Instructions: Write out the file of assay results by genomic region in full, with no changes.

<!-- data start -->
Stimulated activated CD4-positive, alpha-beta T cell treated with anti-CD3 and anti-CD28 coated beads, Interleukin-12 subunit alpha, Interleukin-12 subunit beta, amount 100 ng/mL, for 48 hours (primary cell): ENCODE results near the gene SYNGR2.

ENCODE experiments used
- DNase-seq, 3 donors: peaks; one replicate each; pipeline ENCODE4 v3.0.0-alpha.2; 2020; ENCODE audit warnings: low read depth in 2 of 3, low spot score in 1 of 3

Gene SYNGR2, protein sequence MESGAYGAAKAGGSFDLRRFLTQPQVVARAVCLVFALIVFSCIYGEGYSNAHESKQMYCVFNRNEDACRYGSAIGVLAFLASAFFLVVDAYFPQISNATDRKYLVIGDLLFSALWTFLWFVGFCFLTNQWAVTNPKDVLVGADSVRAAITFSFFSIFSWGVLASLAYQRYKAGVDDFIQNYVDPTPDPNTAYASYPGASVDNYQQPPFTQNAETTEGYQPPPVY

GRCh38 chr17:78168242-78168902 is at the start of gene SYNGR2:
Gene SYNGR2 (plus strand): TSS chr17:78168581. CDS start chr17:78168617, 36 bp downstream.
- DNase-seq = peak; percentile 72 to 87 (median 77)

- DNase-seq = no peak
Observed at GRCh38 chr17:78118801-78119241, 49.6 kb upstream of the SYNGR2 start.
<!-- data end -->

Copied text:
Stimulated activated CD4-positive, alpha-beta T cell treated with anti-CD3 and anti-CD28 coated beads, Interleukin-12 subunit alpha, Interleukin-12 subunit beta, amount 100 ng/mL, for 48 hours (primary cell): ENCODE results near the gene SYNGR2.

ENCODE experiments used
- DNase-seq, 3 donors: peaks; one replicate each; pipeline ENCODE4 v3.0.0-alpha.2; 2020; ENCODE audit warnings: low read depth in 2 of 3, low spot score in 1 of 3

Gene SYNGR2, protein sequence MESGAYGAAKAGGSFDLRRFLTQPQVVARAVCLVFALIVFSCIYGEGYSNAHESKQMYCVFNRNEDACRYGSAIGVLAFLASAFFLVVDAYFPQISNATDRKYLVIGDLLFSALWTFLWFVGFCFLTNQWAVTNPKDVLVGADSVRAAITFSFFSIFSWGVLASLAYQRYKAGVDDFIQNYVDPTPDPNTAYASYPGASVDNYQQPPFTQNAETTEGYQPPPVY

GRCh38 chr17:78168242-78168902 is at the start of gene SYNGR2:
Gene SYNGR2 (plus strand): TSS chr17:78168581. CDS start chr17:78168617, 36 bp downstream.
- DNase-seq = peak; percentile 72 to 87 (median 77)

- DNase-seq = no peak
Observed at GRCh38 chr17:78118801-78119241, 49.6 kb upstream of the SYNGR2 start.